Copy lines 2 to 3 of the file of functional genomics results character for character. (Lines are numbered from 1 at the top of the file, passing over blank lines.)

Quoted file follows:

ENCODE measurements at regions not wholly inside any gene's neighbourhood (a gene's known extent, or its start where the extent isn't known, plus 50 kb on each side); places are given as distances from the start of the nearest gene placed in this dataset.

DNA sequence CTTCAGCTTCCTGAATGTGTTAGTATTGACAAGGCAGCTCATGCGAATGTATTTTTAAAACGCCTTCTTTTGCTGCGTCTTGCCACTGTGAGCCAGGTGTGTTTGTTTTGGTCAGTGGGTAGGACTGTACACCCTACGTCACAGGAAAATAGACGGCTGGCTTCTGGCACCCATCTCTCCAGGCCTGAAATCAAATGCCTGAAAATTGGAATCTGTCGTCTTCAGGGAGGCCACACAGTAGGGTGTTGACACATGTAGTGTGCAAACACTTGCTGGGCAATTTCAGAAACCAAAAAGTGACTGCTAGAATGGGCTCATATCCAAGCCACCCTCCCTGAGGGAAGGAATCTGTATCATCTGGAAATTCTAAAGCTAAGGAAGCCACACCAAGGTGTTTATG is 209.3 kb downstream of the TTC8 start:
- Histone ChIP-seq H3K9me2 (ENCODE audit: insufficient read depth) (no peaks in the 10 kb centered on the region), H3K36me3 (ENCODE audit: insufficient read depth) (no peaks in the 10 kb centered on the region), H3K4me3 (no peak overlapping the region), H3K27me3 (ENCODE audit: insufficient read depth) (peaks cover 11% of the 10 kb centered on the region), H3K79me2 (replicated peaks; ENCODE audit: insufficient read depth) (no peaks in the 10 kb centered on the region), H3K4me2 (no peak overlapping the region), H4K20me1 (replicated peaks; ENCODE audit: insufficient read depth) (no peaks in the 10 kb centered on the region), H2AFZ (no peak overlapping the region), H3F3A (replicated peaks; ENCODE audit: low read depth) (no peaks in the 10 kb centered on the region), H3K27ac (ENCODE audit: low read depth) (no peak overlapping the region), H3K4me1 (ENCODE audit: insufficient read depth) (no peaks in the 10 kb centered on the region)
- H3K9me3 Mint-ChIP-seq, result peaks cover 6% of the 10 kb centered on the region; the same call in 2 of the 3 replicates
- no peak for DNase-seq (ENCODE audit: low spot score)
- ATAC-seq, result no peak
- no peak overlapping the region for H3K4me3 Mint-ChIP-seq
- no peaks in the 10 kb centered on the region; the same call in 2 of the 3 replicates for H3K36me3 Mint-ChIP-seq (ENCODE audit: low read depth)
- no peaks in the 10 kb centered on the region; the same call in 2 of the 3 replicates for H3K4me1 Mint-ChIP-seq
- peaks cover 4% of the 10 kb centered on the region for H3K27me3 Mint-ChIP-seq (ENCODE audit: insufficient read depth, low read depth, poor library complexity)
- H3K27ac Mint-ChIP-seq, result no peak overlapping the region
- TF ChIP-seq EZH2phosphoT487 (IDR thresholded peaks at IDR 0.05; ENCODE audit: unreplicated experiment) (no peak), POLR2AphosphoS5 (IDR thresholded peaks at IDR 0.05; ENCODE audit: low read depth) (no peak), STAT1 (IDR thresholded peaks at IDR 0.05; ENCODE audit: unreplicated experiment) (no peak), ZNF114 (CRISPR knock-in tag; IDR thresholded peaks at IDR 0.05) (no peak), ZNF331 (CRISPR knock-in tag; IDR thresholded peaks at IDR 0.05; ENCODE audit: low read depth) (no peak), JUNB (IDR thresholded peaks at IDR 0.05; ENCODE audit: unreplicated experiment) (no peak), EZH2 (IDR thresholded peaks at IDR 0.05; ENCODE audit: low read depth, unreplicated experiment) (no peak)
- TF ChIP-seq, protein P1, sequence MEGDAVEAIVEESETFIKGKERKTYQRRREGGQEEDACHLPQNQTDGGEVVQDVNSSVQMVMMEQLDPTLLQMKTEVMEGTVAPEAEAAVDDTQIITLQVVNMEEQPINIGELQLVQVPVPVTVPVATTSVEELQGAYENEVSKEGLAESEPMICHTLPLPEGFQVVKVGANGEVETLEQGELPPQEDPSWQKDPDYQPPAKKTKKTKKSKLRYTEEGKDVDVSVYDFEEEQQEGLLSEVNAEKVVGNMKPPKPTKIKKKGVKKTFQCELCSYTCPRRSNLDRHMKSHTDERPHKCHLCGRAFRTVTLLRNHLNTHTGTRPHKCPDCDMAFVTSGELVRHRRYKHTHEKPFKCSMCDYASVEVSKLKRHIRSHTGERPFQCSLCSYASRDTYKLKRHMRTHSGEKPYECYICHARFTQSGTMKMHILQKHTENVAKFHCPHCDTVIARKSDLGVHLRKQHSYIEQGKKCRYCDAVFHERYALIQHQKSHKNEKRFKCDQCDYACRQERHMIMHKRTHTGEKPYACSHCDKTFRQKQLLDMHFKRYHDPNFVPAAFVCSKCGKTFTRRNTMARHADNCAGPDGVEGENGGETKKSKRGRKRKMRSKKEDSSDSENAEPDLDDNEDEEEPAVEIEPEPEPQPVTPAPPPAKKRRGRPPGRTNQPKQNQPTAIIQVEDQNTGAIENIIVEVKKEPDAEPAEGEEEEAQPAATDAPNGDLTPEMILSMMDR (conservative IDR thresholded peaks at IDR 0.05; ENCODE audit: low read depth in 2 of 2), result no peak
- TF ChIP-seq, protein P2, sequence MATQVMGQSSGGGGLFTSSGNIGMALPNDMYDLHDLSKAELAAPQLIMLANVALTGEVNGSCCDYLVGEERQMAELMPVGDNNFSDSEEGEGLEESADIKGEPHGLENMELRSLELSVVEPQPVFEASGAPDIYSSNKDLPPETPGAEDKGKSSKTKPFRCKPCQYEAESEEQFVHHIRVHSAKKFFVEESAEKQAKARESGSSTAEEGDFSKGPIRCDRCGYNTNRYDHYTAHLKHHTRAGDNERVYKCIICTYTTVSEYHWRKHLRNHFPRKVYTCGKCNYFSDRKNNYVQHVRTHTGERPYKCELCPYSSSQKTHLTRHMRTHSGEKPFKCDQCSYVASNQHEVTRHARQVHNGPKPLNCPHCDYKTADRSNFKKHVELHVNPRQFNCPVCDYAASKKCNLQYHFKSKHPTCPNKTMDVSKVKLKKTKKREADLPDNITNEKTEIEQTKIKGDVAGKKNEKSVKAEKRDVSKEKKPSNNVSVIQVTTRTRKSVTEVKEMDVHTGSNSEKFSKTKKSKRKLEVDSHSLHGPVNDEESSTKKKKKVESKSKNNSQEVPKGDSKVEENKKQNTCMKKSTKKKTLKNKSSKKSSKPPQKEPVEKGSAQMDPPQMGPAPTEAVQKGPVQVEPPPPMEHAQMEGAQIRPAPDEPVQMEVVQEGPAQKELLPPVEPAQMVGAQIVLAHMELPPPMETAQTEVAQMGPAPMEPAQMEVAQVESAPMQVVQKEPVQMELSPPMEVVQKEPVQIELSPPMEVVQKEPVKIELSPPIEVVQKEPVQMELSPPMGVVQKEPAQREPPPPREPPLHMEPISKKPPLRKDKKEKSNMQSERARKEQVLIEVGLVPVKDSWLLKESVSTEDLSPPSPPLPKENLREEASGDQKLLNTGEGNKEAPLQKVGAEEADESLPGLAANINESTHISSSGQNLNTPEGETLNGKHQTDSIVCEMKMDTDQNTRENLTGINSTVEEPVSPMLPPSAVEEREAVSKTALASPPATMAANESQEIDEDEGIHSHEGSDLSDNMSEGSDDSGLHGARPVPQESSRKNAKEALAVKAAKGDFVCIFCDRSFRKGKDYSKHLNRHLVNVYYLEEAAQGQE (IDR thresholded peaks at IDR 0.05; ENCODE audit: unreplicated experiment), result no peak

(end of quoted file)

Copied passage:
DNA sequence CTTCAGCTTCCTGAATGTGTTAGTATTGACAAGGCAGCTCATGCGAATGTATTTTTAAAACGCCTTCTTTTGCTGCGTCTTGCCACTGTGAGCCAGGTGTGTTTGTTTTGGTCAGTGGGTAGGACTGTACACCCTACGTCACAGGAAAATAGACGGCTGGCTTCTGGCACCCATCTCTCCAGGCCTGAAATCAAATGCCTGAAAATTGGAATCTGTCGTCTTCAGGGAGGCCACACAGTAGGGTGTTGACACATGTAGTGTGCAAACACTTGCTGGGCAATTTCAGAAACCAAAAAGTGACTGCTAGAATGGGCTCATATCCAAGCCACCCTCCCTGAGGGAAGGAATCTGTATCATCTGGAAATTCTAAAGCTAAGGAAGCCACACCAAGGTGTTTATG is 209.3 kb downstream of the TTC8 start:
- Histone ChIP-seq H3K9me2 (ENCODE audit: insufficient read depth) (no peaks in the 10 kb centered on the region), H3K36me3 (ENCODE audit: insufficient read depth) (no peaks in the 10 kb centered on the region), H3K4me3 (no peak overlapping the region), H3K27me3 (ENCODE audit: insufficient read depth) (peaks cover 11% of the 10 kb centered on the region), H3K79me2 (replicated peaks; ENCODE audit: insufficient read depth) (no peaks in the 10 kb centered on the region), H3K4me2 (no peak overlapping the region), H4K20me1 (replicated peaks; ENCODE audit: insufficient read depth) (no peaks in the 10 kb centered on the region), H2AFZ (no peak overlapping the region), H3F3A (replicated peaks; ENCODE audit: low read depth) (no peaks in the 10 kb centered on the region), H3K27ac (ENCODE audit: low read depth) (no peak overlapping the region), H3K4me1 (ENCODE audit: insufficient read depth) (no peaks in the 10 kb centered on the region)